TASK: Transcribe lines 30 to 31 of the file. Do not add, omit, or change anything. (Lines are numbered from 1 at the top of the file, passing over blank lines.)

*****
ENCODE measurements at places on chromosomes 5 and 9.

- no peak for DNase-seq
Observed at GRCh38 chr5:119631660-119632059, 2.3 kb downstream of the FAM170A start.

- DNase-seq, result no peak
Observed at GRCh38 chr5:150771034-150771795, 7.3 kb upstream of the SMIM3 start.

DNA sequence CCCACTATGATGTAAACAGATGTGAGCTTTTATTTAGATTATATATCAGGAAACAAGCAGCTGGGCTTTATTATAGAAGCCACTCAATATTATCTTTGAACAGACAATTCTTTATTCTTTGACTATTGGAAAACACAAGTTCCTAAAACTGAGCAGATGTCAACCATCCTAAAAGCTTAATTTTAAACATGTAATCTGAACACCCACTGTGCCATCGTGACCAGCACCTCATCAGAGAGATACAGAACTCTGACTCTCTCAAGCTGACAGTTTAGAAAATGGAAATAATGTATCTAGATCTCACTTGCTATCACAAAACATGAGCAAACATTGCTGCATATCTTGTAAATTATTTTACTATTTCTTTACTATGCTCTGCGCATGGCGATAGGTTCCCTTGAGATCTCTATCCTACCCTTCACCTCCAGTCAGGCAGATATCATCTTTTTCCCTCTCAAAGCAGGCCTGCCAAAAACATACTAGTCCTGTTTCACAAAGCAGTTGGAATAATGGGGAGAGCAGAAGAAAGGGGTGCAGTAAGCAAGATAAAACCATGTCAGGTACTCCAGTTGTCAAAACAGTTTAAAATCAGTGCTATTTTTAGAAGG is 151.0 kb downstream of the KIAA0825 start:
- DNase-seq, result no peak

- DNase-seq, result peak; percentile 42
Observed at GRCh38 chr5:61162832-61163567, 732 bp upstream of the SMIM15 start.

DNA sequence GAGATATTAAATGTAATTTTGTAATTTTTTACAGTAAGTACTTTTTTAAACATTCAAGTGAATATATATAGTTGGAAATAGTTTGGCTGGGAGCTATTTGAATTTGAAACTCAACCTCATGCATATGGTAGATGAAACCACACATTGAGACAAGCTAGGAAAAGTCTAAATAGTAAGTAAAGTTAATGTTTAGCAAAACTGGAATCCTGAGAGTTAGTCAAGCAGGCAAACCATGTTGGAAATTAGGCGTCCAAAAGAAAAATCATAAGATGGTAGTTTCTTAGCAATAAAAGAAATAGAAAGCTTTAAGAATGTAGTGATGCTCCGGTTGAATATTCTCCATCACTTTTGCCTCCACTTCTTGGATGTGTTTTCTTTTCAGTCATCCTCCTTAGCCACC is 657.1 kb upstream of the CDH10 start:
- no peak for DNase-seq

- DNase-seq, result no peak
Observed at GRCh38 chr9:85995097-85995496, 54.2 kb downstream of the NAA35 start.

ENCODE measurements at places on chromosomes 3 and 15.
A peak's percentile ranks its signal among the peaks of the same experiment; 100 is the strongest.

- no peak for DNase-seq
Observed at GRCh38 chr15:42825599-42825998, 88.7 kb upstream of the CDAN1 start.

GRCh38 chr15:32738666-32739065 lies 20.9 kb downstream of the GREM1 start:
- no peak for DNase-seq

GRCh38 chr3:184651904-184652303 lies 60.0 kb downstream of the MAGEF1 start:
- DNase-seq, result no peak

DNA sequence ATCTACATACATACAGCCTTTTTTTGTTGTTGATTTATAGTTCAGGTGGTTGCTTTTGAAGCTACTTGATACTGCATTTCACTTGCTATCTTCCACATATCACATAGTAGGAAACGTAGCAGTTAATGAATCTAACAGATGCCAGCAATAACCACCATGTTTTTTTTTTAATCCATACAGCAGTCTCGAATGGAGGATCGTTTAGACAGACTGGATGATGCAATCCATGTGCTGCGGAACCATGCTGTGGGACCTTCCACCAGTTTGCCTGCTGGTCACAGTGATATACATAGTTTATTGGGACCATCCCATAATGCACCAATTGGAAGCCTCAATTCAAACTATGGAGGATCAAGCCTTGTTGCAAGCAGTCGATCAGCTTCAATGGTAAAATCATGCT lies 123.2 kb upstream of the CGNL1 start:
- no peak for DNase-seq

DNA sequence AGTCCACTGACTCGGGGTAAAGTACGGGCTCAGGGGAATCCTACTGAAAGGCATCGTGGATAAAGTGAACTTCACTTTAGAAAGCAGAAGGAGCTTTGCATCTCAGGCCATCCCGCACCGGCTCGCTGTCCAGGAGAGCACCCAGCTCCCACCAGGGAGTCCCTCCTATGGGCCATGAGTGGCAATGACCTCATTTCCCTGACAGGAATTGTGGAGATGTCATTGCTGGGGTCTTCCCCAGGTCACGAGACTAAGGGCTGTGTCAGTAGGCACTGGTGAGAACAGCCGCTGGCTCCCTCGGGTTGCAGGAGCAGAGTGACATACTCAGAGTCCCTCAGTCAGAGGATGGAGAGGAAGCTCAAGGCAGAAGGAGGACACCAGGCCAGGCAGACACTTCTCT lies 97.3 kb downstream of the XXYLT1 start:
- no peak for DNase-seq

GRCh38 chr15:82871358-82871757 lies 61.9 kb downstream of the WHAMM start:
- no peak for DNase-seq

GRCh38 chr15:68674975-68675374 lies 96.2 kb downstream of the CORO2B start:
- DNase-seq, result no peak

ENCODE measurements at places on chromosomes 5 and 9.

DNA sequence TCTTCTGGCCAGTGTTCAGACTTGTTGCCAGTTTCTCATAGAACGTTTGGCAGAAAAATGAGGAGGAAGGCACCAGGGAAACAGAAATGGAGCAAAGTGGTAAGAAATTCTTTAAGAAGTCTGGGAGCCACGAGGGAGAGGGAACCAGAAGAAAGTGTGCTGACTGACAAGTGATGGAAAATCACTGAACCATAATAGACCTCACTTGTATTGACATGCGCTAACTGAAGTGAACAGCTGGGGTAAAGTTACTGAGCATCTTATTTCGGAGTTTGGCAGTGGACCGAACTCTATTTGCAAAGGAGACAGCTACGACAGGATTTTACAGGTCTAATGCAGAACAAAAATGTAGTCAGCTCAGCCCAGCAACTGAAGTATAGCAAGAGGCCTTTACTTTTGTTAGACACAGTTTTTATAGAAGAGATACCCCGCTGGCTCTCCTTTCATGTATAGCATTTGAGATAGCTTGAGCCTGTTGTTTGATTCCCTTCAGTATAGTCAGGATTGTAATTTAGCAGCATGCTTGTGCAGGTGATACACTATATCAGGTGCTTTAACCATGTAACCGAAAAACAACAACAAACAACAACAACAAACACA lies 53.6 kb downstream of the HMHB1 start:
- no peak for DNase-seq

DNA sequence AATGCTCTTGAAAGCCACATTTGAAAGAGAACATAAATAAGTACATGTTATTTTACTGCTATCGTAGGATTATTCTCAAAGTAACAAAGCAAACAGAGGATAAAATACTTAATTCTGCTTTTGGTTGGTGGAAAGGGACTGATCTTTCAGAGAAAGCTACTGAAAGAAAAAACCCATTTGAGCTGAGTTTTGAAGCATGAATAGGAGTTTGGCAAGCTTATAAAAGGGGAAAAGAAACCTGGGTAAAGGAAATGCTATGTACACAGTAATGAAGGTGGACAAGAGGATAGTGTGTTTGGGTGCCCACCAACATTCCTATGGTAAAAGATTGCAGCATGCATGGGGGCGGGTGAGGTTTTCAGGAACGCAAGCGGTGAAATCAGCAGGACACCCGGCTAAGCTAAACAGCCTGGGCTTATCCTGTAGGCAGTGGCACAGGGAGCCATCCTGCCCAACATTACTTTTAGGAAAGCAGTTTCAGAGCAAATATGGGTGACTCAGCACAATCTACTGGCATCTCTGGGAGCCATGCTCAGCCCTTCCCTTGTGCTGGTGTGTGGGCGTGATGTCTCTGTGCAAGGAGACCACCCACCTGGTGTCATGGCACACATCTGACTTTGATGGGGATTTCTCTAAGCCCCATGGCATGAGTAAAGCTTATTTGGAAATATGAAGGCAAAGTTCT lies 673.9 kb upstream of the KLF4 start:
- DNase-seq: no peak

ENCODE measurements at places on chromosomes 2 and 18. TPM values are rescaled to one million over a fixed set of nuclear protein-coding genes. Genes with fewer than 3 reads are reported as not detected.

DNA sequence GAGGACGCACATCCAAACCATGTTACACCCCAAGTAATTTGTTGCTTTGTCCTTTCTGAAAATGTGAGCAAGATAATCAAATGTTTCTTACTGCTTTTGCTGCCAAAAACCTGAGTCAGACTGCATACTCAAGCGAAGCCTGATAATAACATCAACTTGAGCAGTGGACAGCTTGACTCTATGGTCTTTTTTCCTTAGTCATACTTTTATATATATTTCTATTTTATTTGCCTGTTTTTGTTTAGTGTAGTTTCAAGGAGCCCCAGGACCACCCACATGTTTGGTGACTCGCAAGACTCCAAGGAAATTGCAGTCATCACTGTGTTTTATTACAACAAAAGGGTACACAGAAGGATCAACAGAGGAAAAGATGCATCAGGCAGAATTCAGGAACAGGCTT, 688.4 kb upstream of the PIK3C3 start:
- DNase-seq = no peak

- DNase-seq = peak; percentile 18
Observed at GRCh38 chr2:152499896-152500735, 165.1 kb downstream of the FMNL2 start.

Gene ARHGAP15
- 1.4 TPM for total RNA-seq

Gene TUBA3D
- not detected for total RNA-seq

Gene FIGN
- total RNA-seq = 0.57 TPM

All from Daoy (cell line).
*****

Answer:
ENCODE measurements at places on chromosomes 5 and 9.

DNA sequence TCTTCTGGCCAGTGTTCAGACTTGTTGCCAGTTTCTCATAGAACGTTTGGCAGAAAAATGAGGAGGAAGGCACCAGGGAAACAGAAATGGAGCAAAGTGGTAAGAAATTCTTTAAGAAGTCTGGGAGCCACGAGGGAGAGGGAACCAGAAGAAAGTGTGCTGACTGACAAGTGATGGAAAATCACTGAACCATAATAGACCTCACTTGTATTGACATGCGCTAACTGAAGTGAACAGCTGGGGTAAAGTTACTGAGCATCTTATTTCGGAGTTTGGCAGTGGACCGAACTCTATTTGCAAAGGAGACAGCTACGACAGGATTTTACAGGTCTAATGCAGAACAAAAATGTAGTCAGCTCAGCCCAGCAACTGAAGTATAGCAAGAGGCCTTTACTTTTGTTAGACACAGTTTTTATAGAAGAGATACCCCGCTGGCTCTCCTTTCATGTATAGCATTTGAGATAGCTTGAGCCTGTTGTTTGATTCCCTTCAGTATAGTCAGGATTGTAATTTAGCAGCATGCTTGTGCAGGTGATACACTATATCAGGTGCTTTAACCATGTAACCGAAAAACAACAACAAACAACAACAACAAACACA lies 53.6 kb downstream of the HMHB1 start: